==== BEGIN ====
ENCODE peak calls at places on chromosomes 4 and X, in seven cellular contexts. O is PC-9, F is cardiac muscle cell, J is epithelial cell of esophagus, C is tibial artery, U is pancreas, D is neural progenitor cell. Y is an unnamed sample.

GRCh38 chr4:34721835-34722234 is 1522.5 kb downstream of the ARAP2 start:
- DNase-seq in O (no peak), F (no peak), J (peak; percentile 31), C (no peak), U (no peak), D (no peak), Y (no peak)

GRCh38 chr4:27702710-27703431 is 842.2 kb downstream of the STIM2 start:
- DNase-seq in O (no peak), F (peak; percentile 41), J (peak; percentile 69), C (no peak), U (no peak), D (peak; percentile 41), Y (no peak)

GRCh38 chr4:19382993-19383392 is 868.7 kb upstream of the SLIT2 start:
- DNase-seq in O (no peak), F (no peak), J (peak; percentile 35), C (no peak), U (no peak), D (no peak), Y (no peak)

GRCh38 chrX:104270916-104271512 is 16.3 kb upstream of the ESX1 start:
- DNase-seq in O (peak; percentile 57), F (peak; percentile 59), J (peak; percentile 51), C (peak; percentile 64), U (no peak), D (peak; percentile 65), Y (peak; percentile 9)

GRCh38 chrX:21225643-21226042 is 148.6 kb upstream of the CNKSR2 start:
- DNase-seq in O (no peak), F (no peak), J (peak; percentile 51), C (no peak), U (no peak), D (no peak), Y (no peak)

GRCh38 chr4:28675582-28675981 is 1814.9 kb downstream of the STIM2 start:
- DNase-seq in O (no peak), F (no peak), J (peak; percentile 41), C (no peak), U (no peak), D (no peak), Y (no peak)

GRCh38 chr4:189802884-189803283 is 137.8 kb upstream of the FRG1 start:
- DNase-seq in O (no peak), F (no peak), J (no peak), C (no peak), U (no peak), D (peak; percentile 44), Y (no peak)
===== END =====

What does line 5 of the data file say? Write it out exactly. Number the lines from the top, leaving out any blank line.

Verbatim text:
- DNase-seq in O (no peak), F (peak; percentile 41), J (peak; percentile 69), C (no peak), U (no peak), D (peak; percentile 41), Y (no peak)